It is commonly thought that B.C. stands for “before Christ” and A.D. stands for “after death.” This is only half correct. How could the year 1 B.C. have been “before Christ” and A.D. 1 been “after death”? B.C. does stand for “before Christ.” A.D. actually stands for the Latin phrase anno domini, which means “in the year of our Lord.” The B.C./A.D. dating system is not taught in the Bible. It actually was not fully implemented and accepted until several centuries after Jesus’ death.
It is interesting to note that the purpose of the B.C./A.D. dating system was to make the birth of Jesus Christ the dividing point of world history. However, when the B.C./A.D. system was being calculated, they actually made a mistake in pinpointing the year of Jesus’ birth. Scholars later discovered that Jesus was actually born around 6—4 B.C., not A.D. 1. That is not the crucial issue. The birth, life, ministry, death, and resurrection of Christ are the “turning points” in world history. It is fitting, therefore, that Jesus Christ is the separation of “old” and “new.” B.C. was “before Christ,” and since His birth, we have been living “in the year of our Lord.” Viewing our era as “the year of our Lord” is appropriate. Philippians 2:10–11 says, “That at the name of Jesus every knee should bow, in heaven and on earth and under the earth, and every tongue confess that Jesus Christ is Lord, to the glory of God the Father.”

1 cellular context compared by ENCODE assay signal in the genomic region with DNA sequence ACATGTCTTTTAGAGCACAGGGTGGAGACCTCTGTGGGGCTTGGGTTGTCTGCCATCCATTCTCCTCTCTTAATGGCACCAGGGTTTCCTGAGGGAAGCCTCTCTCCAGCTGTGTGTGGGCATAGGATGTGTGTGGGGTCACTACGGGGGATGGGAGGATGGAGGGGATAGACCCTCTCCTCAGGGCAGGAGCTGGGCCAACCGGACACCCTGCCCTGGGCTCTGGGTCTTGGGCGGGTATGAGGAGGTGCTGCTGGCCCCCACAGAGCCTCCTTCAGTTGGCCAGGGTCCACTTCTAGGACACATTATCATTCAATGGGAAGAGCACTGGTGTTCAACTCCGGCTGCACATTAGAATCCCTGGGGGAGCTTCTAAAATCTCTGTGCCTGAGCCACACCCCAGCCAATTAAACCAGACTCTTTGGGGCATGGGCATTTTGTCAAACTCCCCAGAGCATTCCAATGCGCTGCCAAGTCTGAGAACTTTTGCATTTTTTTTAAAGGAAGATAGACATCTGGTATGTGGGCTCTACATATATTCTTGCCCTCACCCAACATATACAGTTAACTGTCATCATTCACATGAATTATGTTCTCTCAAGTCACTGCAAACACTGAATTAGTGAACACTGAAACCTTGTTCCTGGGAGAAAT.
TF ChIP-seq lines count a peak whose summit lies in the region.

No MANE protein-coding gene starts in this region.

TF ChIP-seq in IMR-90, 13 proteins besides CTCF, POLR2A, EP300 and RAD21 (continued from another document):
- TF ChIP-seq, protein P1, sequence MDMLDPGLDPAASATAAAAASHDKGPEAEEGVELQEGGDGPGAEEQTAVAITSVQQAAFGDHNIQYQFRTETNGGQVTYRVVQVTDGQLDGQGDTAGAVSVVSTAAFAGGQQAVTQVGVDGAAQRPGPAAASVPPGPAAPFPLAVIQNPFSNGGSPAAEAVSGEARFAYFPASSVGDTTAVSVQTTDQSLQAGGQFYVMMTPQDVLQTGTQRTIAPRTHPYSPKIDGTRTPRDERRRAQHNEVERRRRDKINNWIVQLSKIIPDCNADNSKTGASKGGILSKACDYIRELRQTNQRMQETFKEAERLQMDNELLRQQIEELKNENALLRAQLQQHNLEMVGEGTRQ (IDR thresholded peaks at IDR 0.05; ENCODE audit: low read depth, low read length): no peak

In recent times, there has been a push to replace the B.C. and A.D. labels with B.C.E and C.E., meaning “before common era” and “common era,” respectively. The change is simply one of semantics—that is, AD 100 is the same as 100 CE; all that changes is the label. The advocates of the switch from BC/AD to BCE/CE say that the newer designations are better in that they are devoid of religious connotation and thus prevent offending other cultures and religions who may not see Jesus as “Lord.” The irony, of course, is that what distinguishes B.C.E from C.E. is still the life and times of Jesus Christ.